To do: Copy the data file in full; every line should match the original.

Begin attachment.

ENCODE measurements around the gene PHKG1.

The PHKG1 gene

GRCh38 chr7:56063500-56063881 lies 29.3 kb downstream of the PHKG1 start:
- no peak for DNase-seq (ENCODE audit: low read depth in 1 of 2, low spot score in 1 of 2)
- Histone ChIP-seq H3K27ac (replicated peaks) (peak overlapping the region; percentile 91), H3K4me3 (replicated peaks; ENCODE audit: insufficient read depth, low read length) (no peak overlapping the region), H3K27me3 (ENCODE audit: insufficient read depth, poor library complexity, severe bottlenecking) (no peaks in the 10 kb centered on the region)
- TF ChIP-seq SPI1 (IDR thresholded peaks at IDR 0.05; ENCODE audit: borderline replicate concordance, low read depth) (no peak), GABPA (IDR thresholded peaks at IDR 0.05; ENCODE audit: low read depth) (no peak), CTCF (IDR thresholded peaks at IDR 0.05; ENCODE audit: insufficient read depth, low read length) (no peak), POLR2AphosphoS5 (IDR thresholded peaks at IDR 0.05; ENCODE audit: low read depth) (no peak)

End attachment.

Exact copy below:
ENCODE measurements around the gene PHKG1.

The PHKG1 gene

GRCh38 chr7:56063500-56063881 lies 29.3 kb downstream of the PHKG1 start:
- no peak for DNase-seq (ENCODE audit: low read depth in 1 of 2, low spot score in 1 of 2)
- Histone ChIP-seq H3K27ac (replicated peaks) (peak overlapping the region; percentile 91), H3K4me3 (replicated peaks; ENCODE audit: insufficient read depth, low read length) (no peak overlapping the region), H3K27me3 (ENCODE audit: insufficient read depth, poor library complexity, severe bottlenecking) (no peaks in the 10 kb centered on the region)
- TF ChIP-seq SPI1 (IDR thresholded peaks at IDR 0.05; ENCODE audit: borderline replicate concordance, low read depth) (no peak), GABPA (IDR thresholded peaks at IDR 0.05; ENCODE audit: low read depth) (no peak), CTCF (IDR thresholded peaks at IDR 0.05; ENCODE audit: insufficient read depth, low read length) (no peak), POLR2AphosphoS5 (IDR thresholded peaks at IDR 0.05; ENCODE audit: low read depth) (no peak)